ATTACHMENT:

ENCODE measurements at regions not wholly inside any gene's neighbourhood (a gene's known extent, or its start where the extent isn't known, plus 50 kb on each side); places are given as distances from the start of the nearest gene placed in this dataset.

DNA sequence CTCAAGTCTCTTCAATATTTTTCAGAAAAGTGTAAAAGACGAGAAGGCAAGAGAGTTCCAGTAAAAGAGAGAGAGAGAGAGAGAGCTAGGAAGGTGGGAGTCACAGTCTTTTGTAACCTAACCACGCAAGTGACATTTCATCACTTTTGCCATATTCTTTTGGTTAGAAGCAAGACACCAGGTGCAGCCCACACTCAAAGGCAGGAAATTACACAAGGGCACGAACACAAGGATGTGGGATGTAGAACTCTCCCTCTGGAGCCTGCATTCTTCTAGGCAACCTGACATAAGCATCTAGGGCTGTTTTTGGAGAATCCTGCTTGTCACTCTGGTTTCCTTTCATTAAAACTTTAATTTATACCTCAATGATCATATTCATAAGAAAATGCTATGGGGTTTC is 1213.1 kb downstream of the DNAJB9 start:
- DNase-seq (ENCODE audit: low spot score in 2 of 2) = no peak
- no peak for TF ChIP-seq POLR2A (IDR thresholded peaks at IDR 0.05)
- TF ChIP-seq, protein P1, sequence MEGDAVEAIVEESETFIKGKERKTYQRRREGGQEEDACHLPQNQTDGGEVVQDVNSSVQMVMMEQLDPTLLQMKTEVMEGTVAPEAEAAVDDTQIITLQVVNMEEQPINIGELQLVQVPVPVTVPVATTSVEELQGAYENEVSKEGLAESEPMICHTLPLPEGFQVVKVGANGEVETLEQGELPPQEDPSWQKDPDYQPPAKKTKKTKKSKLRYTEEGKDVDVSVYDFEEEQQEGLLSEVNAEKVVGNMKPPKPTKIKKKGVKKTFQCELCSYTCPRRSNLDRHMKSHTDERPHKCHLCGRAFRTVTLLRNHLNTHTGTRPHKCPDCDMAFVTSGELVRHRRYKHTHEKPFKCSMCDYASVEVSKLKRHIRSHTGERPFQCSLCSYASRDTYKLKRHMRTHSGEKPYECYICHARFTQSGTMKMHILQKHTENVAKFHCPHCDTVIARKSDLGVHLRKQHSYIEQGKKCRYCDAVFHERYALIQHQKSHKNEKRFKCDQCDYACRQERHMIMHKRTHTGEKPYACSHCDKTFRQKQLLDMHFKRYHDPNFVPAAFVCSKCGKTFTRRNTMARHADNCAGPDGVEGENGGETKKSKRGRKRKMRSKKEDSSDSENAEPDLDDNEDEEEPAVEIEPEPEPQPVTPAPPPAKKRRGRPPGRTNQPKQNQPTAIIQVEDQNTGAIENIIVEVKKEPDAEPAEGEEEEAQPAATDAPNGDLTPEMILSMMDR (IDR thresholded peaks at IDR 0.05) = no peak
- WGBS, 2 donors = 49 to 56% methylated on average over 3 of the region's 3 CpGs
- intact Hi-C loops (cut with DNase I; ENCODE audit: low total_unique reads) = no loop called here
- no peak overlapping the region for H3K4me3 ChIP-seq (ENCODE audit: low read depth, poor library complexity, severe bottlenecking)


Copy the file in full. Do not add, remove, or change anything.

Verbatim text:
ENCODE measurements at regions not wholly inside any gene's neighbourhood (a gene's known extent, or its start where the extent isn't known, plus 50 kb on each side); places are given as distances from the start of the nearest gene placed in this dataset.

DNA sequence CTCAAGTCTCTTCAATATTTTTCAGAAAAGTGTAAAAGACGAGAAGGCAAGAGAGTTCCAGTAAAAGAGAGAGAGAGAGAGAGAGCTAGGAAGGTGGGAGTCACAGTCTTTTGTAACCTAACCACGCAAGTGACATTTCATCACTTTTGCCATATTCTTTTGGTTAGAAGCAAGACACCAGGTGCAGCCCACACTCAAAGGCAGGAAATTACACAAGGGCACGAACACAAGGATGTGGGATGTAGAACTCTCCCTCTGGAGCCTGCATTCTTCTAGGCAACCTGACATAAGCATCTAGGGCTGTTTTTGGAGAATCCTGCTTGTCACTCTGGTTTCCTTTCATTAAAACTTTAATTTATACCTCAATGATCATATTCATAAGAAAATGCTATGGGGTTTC is 1213.1 kb downstream of the DNAJB9 start:
- DNase-seq (ENCODE audit: low spot score in 2 of 2) = no peak
- no peak for TF ChIP-seq POLR2A (IDR thresholded peaks at IDR 0.05)
- TF ChIP-seq, protein P1, sequence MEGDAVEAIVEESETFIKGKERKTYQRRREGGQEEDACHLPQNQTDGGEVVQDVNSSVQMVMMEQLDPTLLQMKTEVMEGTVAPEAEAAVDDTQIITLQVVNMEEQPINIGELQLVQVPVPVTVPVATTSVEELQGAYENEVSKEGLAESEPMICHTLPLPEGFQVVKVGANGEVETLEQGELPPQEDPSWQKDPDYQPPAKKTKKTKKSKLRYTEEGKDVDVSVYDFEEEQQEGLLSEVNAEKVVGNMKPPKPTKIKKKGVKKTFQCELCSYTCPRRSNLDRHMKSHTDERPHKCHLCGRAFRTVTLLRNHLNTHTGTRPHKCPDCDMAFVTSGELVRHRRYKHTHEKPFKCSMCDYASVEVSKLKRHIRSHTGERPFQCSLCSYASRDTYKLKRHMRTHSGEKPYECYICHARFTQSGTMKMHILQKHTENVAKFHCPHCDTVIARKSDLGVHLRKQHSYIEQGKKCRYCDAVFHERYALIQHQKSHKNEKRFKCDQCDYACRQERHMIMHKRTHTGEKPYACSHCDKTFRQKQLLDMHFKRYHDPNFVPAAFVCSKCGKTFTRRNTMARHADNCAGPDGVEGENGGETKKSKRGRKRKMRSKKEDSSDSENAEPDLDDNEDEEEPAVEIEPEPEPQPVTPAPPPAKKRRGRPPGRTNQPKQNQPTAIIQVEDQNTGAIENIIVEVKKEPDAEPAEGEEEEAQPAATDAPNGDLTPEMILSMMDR (IDR thresholded peaks at IDR 0.05) = no peak
- WGBS, 2 donors = 49 to 56% methylated on average over 3 of the region's 3 CpGs
- intact Hi-C loops (cut with DNase I; ENCODE audit: low total_unique reads) = no loop called here
- no peak overlapping the region for H3K4me3 ChIP-seq (ENCODE audit: low read depth, poor library complexity, severe bottlenecking)